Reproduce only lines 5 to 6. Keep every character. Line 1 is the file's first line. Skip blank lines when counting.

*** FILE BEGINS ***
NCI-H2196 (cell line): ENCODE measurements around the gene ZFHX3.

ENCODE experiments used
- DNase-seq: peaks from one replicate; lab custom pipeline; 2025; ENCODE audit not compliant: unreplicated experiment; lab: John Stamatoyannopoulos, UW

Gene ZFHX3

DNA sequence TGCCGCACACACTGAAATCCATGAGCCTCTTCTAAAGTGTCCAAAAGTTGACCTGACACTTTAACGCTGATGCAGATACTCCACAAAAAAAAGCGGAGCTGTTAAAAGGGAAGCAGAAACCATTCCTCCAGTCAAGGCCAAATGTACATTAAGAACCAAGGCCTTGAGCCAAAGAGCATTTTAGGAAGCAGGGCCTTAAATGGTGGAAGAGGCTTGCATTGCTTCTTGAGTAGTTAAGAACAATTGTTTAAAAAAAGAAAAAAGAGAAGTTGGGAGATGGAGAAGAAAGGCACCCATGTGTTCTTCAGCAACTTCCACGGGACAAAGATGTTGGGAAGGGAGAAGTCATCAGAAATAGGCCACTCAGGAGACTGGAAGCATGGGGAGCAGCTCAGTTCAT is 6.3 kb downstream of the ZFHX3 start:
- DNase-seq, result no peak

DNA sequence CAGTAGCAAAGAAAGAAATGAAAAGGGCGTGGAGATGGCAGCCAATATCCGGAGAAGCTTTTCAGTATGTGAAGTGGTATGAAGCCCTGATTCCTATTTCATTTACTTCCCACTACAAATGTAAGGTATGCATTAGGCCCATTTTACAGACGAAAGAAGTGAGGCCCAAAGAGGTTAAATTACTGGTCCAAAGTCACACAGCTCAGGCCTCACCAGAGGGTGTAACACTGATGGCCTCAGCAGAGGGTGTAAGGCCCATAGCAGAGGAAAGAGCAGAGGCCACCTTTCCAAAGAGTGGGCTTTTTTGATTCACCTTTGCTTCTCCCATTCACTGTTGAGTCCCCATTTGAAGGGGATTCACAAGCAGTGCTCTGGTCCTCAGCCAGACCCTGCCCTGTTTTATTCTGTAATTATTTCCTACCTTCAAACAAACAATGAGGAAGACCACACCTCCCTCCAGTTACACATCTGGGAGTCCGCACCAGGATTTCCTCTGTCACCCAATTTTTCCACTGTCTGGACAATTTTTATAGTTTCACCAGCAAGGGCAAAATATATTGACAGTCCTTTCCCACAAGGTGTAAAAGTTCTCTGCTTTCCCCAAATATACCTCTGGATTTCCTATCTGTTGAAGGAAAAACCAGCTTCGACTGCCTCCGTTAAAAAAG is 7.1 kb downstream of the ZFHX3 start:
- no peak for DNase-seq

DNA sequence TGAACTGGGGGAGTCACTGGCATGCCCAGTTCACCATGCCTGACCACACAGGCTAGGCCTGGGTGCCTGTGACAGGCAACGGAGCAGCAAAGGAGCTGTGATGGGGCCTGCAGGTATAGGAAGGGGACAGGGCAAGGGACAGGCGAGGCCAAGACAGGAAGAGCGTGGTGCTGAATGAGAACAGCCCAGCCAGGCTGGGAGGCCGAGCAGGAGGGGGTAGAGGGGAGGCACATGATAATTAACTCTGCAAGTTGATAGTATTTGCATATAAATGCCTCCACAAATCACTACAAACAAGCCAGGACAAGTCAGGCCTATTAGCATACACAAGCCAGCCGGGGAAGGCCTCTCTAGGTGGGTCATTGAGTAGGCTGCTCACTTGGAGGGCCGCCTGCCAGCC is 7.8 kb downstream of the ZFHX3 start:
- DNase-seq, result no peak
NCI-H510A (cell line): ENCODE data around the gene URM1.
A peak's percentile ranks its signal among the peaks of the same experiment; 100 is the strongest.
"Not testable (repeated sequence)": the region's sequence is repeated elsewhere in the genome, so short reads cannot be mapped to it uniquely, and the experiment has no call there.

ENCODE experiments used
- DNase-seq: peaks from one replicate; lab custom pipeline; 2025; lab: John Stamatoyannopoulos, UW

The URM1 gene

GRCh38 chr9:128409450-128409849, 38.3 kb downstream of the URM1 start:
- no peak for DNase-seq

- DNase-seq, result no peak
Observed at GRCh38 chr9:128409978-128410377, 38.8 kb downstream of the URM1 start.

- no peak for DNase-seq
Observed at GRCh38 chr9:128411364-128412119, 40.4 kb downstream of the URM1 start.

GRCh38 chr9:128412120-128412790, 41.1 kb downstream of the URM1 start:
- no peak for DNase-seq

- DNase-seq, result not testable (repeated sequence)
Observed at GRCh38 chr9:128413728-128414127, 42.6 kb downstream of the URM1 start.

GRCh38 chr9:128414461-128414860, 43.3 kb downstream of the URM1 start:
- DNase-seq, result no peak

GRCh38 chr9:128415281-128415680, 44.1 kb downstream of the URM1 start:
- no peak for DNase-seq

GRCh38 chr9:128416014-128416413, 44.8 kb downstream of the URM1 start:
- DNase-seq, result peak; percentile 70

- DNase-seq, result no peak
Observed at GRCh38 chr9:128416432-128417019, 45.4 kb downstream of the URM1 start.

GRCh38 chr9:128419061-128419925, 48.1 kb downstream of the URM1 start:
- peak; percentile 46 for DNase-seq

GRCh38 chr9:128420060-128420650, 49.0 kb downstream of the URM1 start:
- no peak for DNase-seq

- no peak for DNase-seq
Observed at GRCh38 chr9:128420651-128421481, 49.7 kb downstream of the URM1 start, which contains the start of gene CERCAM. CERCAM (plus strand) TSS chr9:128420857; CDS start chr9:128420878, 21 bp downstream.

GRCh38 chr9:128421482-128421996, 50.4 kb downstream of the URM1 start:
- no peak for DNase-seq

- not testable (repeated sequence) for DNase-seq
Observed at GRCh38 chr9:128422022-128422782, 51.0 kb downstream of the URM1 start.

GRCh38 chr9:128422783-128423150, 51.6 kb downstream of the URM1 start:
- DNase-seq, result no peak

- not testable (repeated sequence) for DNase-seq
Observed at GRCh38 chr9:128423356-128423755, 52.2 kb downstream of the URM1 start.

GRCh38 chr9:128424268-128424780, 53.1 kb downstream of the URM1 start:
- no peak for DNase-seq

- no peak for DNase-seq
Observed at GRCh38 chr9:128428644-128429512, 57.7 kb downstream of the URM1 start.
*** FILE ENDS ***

DNA sequence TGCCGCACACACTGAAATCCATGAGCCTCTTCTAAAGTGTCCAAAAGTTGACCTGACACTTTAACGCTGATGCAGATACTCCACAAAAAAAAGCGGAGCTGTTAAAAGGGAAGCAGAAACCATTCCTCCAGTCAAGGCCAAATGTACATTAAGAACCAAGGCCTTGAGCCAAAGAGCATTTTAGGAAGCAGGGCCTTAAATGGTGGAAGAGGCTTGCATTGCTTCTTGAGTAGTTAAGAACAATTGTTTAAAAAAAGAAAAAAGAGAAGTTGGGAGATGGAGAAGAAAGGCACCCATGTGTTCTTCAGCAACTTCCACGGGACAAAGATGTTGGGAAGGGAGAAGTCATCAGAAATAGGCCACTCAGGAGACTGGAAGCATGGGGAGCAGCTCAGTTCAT is 6.3 kb downstream of the ZFHX3 start:
- DNase-seq, result no peak